what to do now to set your team up for success next year

Now that we’re in the last quarter of the year, there are some key things managers should be thinking about to close out the year strong and set their team up for a successful new year. Here are three key areas you should start working on now, rather than waiting until the end of the year and then having to scramble.

1. Start thinking about goals for next year. The final quarter of the year is the right time to start talking with your team about what you’ll aim to achieve next year, both individually and as a team. By getting aligned now about where you will (and won’t) put your energy and what concrete markers you’ll use to measure success – as well as the tactics you’ll use to achieve those goals – you’ll be able to start the new year with clear plans and milestones in place.

Action step to take this month:  Schedule a meeting with your team to get preliminary ideas about next year’s goals on the table.

2. Start thinking about performance evaluations. Yes, you probably hate doing them. And if you treat them as a perfunctory bureaucratic chore, you have good reason for that. But performance evaluations can actually be a pretty useful management tool if you treat them an opportunity to step back and have a big-picture conversation with your staff members about how things are going, where they’re excelling, and where they might work on doing things differently. So often in the rush of day to day work, managers give feedback on discrete projects but never address the bigger picture of how someone’s performance is overall. Performance evaluations give you a forum to do that, and you can use them as a powerful tool in retaining top employees, developing people’s skills, and making sure that you’re having needed conversations about what you’d like to see change.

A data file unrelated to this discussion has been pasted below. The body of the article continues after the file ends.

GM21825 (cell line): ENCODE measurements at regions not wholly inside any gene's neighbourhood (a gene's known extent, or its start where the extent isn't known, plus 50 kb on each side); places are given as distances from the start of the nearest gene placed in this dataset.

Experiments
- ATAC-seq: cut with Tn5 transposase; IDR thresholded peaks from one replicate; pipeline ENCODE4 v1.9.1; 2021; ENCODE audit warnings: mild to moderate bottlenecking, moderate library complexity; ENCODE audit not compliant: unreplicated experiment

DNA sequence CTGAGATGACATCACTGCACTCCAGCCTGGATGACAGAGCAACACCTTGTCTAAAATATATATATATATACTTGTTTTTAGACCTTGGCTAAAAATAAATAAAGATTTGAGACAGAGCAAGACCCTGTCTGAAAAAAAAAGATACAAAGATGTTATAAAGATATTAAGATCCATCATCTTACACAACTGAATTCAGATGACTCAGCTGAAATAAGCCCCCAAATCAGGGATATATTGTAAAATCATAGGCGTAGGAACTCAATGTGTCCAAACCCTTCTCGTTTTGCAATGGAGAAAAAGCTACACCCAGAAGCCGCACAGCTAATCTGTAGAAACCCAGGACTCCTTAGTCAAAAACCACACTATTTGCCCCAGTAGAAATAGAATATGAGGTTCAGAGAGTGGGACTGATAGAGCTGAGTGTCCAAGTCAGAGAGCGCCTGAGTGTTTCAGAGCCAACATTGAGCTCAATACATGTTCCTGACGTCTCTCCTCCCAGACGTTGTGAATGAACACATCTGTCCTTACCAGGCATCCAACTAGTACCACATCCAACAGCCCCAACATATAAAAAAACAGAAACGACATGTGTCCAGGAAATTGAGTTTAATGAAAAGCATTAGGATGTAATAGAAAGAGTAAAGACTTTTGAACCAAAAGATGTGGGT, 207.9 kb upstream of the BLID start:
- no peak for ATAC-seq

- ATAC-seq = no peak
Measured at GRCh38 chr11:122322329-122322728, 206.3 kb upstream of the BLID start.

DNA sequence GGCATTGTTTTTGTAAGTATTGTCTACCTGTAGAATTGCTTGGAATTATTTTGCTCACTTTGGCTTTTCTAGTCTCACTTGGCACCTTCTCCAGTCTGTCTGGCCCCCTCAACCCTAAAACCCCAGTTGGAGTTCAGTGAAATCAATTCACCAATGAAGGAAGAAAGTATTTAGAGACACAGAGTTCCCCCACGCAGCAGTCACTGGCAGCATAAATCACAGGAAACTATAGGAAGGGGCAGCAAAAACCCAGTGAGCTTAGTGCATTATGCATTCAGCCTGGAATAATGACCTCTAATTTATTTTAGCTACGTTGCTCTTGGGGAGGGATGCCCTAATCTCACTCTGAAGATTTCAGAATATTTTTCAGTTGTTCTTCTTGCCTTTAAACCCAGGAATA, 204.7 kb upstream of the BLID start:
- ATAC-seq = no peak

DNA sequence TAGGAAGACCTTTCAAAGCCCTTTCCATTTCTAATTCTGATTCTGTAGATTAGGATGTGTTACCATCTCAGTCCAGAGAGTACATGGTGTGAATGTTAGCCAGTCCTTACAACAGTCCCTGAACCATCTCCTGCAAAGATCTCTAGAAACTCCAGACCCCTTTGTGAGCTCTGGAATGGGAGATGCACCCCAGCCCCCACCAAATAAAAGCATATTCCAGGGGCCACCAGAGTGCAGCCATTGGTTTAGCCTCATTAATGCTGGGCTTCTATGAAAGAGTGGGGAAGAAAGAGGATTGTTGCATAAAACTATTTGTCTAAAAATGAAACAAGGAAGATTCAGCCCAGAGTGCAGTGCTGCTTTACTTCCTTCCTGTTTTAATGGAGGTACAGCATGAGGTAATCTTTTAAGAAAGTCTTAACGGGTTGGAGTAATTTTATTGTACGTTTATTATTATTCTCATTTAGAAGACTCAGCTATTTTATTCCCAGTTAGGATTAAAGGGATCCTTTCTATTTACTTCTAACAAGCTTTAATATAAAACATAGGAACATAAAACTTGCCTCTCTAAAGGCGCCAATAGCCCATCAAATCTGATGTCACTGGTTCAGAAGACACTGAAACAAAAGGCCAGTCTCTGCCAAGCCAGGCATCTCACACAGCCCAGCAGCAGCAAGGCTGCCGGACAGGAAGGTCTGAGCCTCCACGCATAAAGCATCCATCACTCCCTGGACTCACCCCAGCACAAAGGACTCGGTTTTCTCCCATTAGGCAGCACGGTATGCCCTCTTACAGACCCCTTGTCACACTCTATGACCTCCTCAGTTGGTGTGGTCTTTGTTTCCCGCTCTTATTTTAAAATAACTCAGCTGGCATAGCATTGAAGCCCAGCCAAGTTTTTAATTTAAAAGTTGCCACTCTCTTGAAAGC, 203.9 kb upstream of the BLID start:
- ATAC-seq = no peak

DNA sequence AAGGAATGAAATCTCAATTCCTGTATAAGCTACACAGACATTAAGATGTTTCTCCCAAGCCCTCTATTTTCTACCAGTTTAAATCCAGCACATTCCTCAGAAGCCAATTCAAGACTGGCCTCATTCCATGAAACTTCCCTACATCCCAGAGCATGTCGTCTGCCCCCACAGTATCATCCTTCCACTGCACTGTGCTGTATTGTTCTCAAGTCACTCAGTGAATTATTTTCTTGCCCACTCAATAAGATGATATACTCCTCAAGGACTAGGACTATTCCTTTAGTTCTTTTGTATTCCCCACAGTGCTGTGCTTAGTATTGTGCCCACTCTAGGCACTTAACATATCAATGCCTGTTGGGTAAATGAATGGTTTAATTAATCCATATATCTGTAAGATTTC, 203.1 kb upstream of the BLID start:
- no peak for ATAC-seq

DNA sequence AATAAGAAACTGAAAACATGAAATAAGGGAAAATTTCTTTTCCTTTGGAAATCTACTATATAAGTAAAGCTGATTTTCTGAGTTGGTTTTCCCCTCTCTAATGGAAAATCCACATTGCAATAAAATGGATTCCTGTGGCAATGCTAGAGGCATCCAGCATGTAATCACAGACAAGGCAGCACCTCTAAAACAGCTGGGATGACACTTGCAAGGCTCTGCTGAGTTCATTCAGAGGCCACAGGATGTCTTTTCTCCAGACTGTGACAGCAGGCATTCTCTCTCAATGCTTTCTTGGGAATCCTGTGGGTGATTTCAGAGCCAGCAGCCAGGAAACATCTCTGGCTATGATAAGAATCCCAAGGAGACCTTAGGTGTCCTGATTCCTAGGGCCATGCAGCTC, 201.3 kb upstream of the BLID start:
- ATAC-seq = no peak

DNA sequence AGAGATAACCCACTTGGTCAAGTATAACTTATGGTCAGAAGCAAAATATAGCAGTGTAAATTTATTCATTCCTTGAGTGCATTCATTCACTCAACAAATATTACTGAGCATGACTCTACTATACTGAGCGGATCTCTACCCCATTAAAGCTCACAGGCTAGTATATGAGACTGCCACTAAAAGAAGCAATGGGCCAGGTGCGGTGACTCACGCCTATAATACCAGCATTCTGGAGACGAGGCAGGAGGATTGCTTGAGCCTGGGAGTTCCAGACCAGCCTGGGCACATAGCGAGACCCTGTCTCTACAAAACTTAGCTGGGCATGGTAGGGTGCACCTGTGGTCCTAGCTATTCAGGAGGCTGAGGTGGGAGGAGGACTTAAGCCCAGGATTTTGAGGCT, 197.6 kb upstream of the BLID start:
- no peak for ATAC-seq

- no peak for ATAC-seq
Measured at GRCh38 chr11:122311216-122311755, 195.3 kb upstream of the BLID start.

Action step to take this month:  Do yourself the favor of starting to jot down notes now for each person on your team – what’s gone well, what could have gone better, what’s impressed you, and what you’d like them to work on in the future. That way you won’t be starting from scratch in December (or whenever you actually sit down to write them).

3. Start thinking about salaries. Assuming that you tie raises to year-end performance evaluations (and you should!), don’t wait until the last minute to think about the salaries of your team. If you realize, for example, that you want to go to bat to get a higher-than-usual raise for a star performer on your team, you may need to start that process now – and might not be able to do it at all if you wait until the very end of the year, when budgets have already been finalized.

Action step to take this month:  Spend some time looking over the salaries on your team and thinking about raises. If you’ll need approval from above to give your top performers the type of raise you think is deserved, reach out to get that ball rolling now.

I originally published this at Intuit QuickBase.

{ 2 comments… read them below }

  1. The Other Dawn*

    Great ideas!

    I keep a Word document for each of the people that report to me. It contains things they’ve done really well, ideas they contributed, things I’ve had to talk to them about, areas for improvement, etc. This is the first time I’ve done this and I can see how much it will help come review time. It will also help in the event I need to start managing someone out. I haven’t had to do that yet, but I have my notes to refer to if it does happen.

    I like the idea about thinking about next year’s goals now. I haven’t done that before, but it seems like it would be very useful to do.

  2. Jen RO*

    Ugh, performance evaluations. We are in the process of setting the goals for next year and I am once again reminded why my boss really sucks sometimes… he is so focused on numbers that he forgets that our job is about doing things, not just reporting on them. (And when your already-understaffed team loses a member, maybe it’s not the ideal time to tell your team lead that she should spend *less* time contributing with actual work… but I digress.)

    Frustration aside, I am going to try out writing down things for each employee. It will definitely make things easier if I am still here at the end of financial year and I need justification for bonuses.

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